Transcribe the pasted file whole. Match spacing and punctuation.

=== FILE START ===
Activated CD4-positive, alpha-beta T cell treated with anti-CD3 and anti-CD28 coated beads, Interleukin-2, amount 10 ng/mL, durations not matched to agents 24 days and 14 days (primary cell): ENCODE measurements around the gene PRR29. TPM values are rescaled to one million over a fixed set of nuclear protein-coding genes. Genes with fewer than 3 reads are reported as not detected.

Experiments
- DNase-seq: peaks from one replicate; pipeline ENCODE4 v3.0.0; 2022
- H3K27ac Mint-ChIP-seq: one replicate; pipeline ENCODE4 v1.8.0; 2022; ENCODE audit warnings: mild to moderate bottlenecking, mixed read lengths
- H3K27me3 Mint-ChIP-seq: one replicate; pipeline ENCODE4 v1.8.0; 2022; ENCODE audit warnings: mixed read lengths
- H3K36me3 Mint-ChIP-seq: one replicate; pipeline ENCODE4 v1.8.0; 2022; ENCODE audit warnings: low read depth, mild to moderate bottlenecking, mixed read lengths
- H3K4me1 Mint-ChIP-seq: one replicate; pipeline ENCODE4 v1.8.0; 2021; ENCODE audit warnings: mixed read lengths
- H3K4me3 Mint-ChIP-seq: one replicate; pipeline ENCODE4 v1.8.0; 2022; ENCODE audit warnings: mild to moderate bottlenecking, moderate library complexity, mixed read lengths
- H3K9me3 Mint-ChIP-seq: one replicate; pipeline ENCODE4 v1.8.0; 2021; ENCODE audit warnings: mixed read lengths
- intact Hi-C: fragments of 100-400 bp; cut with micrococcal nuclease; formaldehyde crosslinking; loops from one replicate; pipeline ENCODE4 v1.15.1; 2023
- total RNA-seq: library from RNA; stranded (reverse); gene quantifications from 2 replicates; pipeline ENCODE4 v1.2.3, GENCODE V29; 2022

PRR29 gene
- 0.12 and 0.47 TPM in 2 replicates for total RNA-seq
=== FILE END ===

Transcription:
Activated CD4-positive, alpha-beta T cell treated with anti-CD3 and anti-CD28 coated beads, Interleukin-2, amount 10 ng/mL, durations not matched to agents 24 days and 14 days (primary cell): ENCODE measurements around the gene PRR29. TPM values are rescaled to one million over a fixed set of nuclear protein-coding genes. Genes with fewer than 3 reads are reported as not detected.

Experiments
- DNase-seq: peaks from one replicate; pipeline ENCODE4 v3.0.0; 2022
- H3K27ac Mint-ChIP-seq: one replicate; pipeline ENCODE4 v1.8.0; 2022; ENCODE audit warnings: mild to moderate bottlenecking, mixed read lengths
- H3K27me3 Mint-ChIP-seq: one replicate; pipeline ENCODE4 v1.8.0; 2022; ENCODE audit warnings: mixed read lengths
- H3K36me3 Mint-ChIP-seq: one replicate; pipeline ENCODE4 v1.8.0; 2022; ENCODE audit warnings: low read depth, mild to moderate bottlenecking, mixed read lengths
- H3K4me1 Mint-ChIP-seq: one replicate; pipeline ENCODE4 v1.8.0; 2021; ENCODE audit warnings: mixed read lengths
- H3K4me3 Mint-ChIP-seq: one replicate; pipeline ENCODE4 v1.8.0; 2022; ENCODE audit warnings: mild to moderate bottlenecking, moderate library complexity, mixed read lengths
- H3K9me3 Mint-ChIP-seq: one replicate; pipeline ENCODE4 v1.8.0; 2021; ENCODE audit warnings: mixed read lengths
- intact Hi-C: fragments of 100-400 bp; cut with micrococcal nuclease; formaldehyde crosslinking; loops from one replicate; pipeline ENCODE4 v1.15.1; 2023
- total RNA-seq: library from RNA; stranded (reverse); gene quantifications from 2 replicates; pipeline ENCODE4 v1.2.3, GENCODE V29; 2022

PRR29 gene
- 0.12 and 0.47 TPM in 2 replicates for total RNA-seq